Whose Anger? A Review of Angrynomics

The recent ‘insurrection’ on Capitol Hill should put an end to any liberal illusions that 2021 would usher in, in Biden’s words, a return to decency. Surreal images of the QAnon Shaman roaming the US Senate may yet become one of the defining photographs of the Trump presidency. In many ways it is symbolic of the President himself – inchoate and unashamedly atavistic yet, emboldened by law and order, obstructive and corrosive.

Many of these themes are touched upon in Eric Lonergan and Mark Blyth’s short book Angrynomics. In many senses it is a timely book, published just weeks after the murder of George Floyd and in the midst of the largest global recession since the Second World War, these are fertile grounds for anger. Certainly there is very little to dispute about Lonergan and Blyth’s premise:

“We have an abject failure of policy. Rather than presenting a major programme of economic reform, the global political elite has offered nothing substantive, instead choosing either to jump on the bandwagon of nationalism or insist that nothing fundamental is wrong… The political classes, bereft of ideas, are now desperately peddling old ideologies and instincts, or pursuing bizarre distractions like Brexit.”

As a result of this abject failure, people are angry. They are either publicly anger or privately angry. That public anger either manifests itself in moral outrage (think, for instance, of an Extinction Rebellion protest) or tribal rage (for example, and this is used in the book, fans at a football match). Private anger, meanwhile, gives us an insight into the daily micro-stresses of people’s lives. This is the Lonergan and Blyth typology of anger.

Whose Anger?

While the authors are clear that “we need to draw a clear distinction between legitimate public anger and cynical manipulation of tribal anger for political ends” (22), their analysis often fails to live up to the task. Through the centrality of “legitimate moral grievances in the Rust Belt” in explaining the election of Trump (25) and the “real stressors” of immigration driving the Brexit vote (111-112), Angrynomics ends up sidestepping important discussions of race for an overly simplistic explanation of class.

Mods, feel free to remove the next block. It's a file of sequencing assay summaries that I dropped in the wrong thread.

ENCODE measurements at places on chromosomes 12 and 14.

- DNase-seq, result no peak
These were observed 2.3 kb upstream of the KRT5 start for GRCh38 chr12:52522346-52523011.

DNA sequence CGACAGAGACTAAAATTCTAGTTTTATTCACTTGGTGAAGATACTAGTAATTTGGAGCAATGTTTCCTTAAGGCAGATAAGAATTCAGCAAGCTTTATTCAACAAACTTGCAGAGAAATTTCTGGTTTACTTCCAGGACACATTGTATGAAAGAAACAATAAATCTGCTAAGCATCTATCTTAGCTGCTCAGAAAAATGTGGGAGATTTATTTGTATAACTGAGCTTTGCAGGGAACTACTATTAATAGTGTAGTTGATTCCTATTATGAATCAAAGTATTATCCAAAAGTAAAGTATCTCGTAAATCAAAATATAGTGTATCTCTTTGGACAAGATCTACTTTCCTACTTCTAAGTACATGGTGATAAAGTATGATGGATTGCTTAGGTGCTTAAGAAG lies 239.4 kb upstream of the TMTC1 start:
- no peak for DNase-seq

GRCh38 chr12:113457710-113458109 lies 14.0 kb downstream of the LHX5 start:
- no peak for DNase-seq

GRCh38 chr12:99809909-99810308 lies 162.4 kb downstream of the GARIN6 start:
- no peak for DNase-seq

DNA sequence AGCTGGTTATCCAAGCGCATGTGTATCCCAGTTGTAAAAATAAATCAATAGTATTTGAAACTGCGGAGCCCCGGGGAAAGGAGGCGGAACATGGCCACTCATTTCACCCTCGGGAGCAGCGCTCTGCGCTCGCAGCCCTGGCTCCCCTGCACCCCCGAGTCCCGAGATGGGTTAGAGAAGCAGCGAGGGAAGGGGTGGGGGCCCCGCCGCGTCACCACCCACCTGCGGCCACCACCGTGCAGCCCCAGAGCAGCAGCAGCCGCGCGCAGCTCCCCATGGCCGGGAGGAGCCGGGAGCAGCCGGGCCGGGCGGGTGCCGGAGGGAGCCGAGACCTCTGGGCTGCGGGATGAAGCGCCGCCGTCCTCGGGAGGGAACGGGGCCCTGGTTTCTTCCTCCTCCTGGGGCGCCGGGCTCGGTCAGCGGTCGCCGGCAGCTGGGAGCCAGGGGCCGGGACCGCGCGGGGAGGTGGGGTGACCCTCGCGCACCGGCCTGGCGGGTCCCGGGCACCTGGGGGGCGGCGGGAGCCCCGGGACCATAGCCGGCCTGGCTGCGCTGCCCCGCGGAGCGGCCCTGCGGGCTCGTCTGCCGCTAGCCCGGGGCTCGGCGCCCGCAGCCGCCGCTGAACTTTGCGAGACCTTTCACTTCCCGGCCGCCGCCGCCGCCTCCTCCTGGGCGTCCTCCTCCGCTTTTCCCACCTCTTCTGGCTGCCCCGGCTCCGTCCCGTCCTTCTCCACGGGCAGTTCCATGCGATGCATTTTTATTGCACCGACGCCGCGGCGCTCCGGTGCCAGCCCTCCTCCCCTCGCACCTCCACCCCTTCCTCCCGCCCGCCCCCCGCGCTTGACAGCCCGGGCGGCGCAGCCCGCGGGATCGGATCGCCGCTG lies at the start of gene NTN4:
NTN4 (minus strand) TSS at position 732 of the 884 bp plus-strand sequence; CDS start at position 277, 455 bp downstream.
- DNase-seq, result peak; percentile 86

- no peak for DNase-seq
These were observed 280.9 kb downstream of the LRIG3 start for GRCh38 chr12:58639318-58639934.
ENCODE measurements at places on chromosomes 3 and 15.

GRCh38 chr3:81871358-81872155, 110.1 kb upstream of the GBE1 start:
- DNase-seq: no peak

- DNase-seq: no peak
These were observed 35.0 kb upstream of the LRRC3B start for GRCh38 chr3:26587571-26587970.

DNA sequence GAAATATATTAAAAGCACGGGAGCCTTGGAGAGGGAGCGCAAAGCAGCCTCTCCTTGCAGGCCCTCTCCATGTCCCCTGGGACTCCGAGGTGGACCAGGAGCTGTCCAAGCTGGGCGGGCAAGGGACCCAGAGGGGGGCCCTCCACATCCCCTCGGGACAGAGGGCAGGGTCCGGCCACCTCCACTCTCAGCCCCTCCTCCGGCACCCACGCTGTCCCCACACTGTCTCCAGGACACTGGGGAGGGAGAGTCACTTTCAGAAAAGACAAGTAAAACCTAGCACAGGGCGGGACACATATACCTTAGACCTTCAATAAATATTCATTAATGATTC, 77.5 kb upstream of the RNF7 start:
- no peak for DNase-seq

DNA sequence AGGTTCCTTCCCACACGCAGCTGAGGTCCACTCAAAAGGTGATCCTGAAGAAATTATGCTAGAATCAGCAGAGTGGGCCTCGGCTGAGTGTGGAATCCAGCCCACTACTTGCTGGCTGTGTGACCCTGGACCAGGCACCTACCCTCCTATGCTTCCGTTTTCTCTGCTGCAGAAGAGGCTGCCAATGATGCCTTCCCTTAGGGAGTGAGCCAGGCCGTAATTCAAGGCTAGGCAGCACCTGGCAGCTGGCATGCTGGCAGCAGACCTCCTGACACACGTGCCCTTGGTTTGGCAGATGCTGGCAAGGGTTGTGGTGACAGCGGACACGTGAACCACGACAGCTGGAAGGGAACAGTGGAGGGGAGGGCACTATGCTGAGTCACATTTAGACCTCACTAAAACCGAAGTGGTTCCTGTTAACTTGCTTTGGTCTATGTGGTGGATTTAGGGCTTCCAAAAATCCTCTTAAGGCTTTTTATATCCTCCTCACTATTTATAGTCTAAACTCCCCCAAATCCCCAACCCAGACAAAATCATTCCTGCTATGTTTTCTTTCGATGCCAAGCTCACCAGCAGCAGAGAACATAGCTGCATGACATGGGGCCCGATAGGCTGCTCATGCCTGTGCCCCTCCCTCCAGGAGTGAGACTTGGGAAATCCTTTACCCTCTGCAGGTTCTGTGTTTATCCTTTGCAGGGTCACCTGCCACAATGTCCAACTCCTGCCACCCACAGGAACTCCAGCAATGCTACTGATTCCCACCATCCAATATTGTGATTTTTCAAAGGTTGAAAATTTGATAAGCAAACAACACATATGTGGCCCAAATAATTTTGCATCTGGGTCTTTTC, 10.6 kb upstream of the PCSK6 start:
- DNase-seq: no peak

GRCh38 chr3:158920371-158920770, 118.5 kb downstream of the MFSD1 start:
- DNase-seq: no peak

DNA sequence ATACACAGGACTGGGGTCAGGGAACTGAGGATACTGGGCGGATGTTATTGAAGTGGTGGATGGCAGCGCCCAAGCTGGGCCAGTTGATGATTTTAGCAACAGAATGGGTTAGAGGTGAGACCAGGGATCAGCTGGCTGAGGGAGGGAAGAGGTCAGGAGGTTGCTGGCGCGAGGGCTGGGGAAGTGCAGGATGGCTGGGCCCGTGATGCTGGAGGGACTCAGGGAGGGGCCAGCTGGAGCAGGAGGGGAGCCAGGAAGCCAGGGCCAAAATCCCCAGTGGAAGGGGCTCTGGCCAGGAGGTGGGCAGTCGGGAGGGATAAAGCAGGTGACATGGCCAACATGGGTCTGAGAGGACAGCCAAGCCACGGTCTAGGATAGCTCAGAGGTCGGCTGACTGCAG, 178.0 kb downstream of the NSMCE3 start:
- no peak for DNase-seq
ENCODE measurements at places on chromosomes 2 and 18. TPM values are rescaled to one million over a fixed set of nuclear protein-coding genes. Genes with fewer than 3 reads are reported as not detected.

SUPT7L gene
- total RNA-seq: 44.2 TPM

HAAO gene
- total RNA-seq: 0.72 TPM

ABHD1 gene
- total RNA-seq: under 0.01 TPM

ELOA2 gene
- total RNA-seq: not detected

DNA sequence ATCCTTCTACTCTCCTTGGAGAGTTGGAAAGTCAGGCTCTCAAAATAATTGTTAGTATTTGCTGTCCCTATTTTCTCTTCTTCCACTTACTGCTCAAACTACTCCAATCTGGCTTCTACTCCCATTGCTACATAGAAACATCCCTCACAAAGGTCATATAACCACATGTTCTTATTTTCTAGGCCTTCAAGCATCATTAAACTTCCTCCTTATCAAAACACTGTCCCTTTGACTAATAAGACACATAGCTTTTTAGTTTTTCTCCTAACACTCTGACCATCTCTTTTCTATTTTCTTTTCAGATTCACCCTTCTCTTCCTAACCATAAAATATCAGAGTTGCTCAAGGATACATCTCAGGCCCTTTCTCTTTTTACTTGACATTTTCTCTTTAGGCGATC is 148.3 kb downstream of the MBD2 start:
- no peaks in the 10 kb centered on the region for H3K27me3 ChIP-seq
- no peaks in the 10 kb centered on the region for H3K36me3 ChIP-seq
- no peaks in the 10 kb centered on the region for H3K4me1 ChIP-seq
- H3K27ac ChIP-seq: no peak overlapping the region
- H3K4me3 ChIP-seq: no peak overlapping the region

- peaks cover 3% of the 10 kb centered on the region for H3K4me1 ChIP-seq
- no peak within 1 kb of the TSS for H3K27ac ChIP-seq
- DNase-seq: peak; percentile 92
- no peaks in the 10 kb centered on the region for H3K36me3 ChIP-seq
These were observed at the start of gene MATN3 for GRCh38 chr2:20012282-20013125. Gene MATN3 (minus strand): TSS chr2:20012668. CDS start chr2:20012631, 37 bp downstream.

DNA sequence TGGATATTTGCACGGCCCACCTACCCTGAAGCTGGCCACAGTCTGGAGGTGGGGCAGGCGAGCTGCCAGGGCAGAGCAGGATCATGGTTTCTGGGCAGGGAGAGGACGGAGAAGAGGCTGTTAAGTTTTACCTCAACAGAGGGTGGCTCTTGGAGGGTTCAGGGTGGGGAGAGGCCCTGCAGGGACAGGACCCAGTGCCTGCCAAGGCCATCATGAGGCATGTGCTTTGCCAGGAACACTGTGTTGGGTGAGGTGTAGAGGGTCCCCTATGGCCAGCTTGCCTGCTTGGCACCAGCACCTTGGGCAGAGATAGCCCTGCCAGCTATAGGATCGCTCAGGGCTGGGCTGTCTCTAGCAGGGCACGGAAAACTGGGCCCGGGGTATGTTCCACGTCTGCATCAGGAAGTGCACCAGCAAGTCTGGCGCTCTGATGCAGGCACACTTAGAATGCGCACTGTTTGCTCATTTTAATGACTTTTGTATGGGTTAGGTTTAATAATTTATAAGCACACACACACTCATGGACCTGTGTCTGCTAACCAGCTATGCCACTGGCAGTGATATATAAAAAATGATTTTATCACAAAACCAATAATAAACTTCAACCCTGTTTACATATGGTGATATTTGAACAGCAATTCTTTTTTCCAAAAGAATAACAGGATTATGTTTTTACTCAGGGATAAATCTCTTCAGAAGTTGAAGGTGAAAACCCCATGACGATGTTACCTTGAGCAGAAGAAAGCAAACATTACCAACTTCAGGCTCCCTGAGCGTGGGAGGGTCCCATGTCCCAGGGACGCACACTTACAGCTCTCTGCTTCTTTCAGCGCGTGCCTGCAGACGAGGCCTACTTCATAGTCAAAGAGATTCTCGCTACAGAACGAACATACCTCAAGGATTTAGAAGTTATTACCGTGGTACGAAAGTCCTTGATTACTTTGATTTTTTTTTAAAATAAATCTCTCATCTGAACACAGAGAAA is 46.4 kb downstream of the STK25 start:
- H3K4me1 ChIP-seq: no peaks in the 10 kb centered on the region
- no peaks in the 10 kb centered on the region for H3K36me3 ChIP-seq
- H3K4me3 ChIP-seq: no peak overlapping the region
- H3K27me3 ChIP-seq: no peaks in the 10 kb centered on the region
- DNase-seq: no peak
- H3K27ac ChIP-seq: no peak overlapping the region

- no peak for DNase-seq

Throughout the book Lonergan and Blyth flirt with addressing issues of race and racism but never quite manage it effectively. There are references to Trump’s “images of walls to keep out marauding criminalized immigrants” (25) and the emotive pull of ‘Take Back Control’ and the “struggle to protect the nation and the national economy against ‘outside’ forces” (41).  Yet their analysis of the anger propelling these events is partial, there is no mention of the fact that Trump voters were more affluent than Clinton voters in 2016 or the “affluent pensioners in the Tory shires” which drove the Brexit vote. Further still, there is no admission of the overwhelming rejection of these movements by Black and minority ethnic populations. Let alone the crucial fact that their socio-economic position is worse on both sides of the Atlantic.

As such Angrynomics ultimately falls foul to what Gurminder Bhambra has called ‘methodological whiteness’. Without a conception of both race and class, Lonergan and Blyth’s understanding of anger is incomplete. Mobilising the left-behind they invoke will not disrupt an unequal economic order, it will preserve a racialised status quo.